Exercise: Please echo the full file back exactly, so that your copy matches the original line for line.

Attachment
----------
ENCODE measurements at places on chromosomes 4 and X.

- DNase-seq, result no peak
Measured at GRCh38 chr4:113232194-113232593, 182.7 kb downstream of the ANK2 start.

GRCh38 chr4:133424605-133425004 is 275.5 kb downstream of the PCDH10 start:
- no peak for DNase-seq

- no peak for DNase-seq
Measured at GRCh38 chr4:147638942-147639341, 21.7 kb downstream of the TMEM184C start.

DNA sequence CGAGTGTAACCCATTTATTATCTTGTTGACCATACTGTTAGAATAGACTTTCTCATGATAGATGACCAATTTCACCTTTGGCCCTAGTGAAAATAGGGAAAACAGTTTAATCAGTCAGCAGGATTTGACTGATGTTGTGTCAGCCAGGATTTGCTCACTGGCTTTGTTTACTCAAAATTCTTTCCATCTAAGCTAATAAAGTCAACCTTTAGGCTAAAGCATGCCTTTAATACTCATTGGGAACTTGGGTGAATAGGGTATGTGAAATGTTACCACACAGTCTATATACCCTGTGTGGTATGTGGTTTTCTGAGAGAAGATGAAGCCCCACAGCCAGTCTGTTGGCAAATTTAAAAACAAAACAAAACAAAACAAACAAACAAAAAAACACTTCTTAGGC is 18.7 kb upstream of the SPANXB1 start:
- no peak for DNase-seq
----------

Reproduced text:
ENCODE measurements at places on chromosomes 4 and X.

- DNase-seq, result no peak
Measured at GRCh38 chr4:113232194-113232593, 182.7 kb downstream of the ANK2 start.

GRCh38 chr4:133424605-133425004 is 275.5 kb downstream of the PCDH10 start:
- no peak for DNase-seq

- no peak for DNase-seq
Measured at GRCh38 chr4:147638942-147639341, 21.7 kb downstream of the TMEM184C start.

DNA sequence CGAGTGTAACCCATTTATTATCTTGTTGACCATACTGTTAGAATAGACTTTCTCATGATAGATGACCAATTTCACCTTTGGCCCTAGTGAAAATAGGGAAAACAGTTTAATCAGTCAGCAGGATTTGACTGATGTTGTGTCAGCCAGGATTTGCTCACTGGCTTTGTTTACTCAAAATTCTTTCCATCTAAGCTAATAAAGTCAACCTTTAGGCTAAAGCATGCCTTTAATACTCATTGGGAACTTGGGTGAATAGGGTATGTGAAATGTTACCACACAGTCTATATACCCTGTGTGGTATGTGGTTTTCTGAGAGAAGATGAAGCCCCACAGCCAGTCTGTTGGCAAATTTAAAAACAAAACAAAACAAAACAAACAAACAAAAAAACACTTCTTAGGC is 18.7 kb upstream of the SPANXB1 start:
- no peak for DNase-seq